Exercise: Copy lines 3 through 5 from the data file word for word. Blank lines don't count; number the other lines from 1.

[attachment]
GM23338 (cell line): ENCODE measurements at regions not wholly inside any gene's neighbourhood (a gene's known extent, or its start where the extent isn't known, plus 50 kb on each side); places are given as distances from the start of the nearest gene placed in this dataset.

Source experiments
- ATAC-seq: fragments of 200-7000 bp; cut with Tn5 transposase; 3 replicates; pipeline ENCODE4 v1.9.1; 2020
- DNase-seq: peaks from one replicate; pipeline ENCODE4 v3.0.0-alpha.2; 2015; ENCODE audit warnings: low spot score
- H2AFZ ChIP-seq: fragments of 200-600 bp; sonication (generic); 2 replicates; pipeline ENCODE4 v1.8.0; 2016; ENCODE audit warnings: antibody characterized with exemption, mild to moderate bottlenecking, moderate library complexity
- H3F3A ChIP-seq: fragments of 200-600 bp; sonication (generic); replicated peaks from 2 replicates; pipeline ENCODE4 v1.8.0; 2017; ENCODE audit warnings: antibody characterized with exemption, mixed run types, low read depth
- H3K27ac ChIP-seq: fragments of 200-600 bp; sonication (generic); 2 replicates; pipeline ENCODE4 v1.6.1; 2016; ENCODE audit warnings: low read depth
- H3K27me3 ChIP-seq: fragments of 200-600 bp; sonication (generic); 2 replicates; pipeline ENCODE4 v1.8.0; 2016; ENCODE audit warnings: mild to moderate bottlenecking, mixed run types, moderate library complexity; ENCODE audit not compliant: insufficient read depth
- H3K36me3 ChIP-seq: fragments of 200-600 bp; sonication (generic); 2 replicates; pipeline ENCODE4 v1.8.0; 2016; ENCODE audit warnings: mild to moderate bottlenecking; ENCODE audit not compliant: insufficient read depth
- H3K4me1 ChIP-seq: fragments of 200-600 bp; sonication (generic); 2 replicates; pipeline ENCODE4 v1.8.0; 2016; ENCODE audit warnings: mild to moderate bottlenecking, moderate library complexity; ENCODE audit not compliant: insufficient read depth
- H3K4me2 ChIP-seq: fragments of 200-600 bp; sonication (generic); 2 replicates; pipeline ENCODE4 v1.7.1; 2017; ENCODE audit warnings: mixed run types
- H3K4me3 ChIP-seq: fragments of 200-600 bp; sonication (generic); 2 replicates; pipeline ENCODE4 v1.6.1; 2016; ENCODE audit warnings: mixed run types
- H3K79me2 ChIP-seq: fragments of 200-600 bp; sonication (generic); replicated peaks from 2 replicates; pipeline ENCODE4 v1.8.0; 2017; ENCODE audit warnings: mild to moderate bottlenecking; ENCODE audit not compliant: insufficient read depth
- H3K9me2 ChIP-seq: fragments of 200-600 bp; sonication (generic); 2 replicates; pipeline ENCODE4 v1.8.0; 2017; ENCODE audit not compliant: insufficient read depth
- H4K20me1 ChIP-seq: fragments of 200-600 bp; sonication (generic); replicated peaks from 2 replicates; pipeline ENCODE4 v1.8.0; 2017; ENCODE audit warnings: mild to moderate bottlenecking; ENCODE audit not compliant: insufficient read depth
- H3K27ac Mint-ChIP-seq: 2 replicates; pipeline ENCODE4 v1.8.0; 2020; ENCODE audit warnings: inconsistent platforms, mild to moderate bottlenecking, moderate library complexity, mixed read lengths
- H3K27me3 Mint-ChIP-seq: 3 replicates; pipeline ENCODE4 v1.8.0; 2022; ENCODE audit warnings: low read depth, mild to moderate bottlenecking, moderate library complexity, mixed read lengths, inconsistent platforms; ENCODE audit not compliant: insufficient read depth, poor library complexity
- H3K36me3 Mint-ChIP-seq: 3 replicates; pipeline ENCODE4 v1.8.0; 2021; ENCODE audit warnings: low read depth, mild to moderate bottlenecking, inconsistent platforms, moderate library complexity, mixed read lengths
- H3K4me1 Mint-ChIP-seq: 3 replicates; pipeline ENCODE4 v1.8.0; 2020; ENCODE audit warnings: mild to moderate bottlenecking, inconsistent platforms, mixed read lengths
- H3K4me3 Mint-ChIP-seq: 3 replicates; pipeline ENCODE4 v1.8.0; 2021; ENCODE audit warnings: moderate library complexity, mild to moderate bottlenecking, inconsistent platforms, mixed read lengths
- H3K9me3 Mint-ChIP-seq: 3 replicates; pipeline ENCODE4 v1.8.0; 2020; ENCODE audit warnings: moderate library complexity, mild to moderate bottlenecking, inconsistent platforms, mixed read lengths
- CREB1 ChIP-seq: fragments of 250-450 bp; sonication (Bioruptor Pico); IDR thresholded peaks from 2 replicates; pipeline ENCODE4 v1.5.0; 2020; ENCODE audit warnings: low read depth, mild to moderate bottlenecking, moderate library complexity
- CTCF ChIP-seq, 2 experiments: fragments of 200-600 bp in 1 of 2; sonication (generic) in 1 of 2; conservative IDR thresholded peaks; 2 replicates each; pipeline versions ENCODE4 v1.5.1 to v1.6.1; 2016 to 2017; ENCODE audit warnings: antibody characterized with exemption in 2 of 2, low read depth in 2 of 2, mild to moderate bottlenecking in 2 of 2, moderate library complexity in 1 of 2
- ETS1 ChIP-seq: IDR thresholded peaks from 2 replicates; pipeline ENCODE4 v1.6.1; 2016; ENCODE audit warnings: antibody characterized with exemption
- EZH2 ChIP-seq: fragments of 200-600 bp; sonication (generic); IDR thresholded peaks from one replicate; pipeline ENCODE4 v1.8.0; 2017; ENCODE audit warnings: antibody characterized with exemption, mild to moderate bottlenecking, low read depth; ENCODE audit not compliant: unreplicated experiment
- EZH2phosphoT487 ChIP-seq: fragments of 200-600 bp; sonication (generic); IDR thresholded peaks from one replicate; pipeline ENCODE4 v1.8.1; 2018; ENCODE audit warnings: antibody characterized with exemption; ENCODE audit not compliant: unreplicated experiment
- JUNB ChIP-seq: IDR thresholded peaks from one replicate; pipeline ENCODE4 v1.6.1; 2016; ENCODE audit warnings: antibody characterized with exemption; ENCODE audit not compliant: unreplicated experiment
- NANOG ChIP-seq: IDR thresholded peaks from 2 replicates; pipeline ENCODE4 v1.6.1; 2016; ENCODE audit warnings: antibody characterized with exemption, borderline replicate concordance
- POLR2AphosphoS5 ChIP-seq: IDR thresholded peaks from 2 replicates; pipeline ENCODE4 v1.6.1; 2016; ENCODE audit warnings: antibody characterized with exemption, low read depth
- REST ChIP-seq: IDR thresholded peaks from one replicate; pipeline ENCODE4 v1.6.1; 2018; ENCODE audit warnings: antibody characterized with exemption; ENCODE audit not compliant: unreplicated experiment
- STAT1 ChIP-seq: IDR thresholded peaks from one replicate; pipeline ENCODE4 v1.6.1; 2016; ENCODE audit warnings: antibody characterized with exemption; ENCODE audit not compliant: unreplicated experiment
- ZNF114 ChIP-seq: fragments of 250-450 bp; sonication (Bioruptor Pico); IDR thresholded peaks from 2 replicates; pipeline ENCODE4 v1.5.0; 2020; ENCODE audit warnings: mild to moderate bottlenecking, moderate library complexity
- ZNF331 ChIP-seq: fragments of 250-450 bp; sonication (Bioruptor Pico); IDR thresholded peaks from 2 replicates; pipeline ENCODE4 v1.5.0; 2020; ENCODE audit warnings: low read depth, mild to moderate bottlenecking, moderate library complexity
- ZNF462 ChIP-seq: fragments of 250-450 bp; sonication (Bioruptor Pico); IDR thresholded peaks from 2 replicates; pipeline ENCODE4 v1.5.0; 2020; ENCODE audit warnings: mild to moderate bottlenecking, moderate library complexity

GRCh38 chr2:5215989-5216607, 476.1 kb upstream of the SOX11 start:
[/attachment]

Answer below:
- ATAC-seq: fragments of 200-7000 bp; cut with Tn5 transposase; 3 replicates; pipeline ENCODE4 v1.9.1; 2020
- DNase-seq: peaks from one replicate; pipeline ENCODE4 v3.0.0-alpha.2; 2015; ENCODE audit warnings: low spot score
- H2AFZ ChIP-seq: fragments of 200-600 bp; sonication (generic); 2 replicates; pipeline ENCODE4 v1.8.0; 2016; ENCODE audit warnings: antibody characterized with exemption, mild to moderate bottlenecking, moderate library complexity